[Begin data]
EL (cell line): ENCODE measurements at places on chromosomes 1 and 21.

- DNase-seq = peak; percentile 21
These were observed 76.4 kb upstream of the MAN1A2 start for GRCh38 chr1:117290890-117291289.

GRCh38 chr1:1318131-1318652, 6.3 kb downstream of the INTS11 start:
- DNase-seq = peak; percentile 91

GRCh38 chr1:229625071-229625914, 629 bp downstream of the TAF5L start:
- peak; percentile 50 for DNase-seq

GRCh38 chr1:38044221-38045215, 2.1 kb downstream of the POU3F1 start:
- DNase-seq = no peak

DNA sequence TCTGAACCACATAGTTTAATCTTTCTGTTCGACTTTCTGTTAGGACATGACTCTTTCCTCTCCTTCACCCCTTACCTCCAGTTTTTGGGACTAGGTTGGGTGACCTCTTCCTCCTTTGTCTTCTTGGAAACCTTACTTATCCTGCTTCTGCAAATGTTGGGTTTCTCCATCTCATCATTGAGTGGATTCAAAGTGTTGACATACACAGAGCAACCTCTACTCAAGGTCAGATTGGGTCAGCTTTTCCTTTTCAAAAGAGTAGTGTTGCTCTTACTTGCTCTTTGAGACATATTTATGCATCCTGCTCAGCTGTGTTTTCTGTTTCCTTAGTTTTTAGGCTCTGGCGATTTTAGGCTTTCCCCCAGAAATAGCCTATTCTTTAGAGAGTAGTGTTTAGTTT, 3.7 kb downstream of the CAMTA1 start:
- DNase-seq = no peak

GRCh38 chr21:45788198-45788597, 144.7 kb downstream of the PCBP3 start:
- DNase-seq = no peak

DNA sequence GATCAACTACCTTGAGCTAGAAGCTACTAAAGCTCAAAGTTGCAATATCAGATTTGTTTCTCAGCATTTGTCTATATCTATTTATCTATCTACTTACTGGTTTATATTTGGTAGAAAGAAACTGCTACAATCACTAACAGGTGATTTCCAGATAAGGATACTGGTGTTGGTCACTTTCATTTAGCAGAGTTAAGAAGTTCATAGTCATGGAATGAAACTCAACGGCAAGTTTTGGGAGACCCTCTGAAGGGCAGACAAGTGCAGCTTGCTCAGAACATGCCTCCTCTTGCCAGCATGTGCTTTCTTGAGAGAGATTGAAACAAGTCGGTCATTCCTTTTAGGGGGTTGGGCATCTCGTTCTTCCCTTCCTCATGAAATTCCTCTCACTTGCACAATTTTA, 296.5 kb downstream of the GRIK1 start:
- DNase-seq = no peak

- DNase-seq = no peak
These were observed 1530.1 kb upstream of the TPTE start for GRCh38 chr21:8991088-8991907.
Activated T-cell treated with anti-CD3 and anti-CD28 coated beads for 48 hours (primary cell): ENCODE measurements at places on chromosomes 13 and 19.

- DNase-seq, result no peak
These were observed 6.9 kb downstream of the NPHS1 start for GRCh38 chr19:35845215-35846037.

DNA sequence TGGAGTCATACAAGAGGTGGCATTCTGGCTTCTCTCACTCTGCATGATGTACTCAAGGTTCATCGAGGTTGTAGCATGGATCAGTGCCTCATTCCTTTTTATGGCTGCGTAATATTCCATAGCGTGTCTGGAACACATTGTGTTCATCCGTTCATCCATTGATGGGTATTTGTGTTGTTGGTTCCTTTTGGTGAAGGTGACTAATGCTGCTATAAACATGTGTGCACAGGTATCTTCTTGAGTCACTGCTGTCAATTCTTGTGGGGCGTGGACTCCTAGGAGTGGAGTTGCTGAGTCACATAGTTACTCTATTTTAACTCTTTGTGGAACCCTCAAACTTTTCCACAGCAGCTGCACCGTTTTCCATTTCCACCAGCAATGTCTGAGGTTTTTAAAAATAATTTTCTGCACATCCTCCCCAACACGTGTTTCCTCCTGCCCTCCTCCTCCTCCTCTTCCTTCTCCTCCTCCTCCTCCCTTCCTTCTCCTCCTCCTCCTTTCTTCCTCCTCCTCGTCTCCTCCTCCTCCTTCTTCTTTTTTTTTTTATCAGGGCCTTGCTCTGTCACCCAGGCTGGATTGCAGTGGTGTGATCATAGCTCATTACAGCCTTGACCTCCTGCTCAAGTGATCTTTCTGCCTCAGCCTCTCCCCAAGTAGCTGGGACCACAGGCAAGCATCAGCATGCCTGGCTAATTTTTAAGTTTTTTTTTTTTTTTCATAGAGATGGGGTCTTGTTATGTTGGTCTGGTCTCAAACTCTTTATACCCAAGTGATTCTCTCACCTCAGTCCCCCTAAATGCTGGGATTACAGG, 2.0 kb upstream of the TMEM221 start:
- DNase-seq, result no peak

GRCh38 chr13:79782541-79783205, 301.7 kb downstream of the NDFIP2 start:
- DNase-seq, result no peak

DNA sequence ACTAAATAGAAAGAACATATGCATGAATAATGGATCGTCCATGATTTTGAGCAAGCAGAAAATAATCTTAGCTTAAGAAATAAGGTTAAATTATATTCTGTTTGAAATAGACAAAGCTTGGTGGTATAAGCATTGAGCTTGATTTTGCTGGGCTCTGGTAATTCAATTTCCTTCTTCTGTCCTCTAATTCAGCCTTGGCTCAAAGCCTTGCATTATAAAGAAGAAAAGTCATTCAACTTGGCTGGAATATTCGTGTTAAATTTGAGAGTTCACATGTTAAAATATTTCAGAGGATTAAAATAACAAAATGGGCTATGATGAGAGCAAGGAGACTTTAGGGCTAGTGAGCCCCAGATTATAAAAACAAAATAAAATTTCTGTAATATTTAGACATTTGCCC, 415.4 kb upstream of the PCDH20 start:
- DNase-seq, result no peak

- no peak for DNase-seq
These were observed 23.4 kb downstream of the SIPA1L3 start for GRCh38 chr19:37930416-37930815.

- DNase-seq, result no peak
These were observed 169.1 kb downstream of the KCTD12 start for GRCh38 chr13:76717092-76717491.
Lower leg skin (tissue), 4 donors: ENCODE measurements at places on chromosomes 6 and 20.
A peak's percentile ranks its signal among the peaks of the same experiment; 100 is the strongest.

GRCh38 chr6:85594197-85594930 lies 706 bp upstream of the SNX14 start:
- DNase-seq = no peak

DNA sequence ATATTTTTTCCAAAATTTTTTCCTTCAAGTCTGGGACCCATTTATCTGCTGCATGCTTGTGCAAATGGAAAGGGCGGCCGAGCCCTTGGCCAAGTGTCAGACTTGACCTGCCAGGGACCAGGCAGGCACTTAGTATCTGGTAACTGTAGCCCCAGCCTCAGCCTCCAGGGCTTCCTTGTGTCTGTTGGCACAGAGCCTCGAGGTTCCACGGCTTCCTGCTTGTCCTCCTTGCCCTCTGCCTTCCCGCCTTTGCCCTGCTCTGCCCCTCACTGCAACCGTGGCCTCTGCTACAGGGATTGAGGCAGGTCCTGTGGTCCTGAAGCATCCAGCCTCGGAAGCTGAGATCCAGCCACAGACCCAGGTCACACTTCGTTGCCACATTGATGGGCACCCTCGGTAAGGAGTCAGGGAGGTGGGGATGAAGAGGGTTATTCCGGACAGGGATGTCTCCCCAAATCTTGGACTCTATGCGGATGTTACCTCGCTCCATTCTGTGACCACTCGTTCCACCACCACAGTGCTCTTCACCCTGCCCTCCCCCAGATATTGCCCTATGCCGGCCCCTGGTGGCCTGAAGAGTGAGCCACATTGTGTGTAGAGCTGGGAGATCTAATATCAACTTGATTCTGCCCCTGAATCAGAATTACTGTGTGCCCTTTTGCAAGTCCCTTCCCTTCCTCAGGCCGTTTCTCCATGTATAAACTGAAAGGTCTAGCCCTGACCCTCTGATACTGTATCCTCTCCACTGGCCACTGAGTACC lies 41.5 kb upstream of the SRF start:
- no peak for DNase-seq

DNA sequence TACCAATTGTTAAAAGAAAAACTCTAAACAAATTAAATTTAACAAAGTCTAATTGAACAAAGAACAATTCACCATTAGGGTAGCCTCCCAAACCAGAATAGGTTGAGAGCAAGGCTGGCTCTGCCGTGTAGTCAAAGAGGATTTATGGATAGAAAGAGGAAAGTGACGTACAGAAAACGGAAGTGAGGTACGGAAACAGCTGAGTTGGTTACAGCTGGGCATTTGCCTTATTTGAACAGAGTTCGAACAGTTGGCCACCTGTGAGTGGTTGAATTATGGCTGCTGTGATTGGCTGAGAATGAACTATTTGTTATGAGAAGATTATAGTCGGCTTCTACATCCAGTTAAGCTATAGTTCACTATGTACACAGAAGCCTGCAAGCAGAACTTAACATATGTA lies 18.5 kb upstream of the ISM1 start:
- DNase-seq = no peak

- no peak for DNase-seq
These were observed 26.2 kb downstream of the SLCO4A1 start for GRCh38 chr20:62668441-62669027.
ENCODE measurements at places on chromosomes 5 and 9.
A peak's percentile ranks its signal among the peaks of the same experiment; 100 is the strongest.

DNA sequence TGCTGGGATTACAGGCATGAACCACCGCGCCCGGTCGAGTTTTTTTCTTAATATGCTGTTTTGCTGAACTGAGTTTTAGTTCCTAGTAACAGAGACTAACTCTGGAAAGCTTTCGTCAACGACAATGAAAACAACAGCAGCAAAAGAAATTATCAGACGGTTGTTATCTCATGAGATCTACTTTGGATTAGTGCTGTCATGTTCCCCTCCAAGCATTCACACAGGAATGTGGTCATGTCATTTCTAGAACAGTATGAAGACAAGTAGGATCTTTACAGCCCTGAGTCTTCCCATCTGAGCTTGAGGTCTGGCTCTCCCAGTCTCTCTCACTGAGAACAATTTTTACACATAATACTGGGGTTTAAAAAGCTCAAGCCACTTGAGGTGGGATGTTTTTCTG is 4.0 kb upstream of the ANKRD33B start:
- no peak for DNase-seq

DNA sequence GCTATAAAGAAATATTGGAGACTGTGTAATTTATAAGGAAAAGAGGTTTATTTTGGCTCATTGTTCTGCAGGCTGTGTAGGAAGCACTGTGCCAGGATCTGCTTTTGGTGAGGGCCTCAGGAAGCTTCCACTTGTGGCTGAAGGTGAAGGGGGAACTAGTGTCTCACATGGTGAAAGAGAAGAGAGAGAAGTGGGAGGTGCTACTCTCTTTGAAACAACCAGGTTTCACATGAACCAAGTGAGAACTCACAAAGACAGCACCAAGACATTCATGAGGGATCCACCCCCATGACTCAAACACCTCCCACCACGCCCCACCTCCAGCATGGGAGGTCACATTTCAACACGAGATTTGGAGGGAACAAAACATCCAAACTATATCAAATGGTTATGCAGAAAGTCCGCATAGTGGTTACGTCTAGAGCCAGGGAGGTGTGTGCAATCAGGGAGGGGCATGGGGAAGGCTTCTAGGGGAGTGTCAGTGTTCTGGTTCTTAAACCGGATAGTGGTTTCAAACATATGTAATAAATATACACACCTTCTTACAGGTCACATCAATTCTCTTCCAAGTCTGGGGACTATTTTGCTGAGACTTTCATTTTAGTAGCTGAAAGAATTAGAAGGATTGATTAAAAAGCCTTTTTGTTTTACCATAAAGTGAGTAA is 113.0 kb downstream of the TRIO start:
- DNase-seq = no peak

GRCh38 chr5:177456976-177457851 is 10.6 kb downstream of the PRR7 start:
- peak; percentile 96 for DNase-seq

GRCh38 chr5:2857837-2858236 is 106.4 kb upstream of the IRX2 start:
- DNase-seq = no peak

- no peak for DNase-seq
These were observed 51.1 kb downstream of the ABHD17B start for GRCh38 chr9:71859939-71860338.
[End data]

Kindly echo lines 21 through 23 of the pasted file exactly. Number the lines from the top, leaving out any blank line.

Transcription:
DNA sequence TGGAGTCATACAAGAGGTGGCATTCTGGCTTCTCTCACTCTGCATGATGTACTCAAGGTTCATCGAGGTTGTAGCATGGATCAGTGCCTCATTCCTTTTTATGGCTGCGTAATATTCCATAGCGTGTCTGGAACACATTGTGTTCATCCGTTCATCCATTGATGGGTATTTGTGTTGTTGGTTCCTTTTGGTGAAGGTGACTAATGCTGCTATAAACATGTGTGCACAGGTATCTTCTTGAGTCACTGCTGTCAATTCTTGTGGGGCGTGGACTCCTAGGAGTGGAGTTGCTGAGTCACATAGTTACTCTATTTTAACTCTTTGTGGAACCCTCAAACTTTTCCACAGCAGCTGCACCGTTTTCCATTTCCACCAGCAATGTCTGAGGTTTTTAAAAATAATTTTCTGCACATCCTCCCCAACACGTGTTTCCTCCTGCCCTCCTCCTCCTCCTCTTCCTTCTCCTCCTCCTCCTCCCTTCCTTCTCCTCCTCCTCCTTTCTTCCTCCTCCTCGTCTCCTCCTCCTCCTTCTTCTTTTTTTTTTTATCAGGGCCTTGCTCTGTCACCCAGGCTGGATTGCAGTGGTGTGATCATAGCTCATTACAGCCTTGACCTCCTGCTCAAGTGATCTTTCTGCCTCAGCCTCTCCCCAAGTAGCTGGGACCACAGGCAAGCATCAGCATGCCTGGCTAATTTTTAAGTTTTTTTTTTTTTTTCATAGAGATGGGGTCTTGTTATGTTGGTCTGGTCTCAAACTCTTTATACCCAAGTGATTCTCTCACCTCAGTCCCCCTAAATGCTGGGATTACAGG, 2.0 kb upstream of the TMEM221 start:
- DNase-seq, result no peak

GRCh38 chr13:79782541-79783205, 301.7 kb downstream of the NDFIP2 start: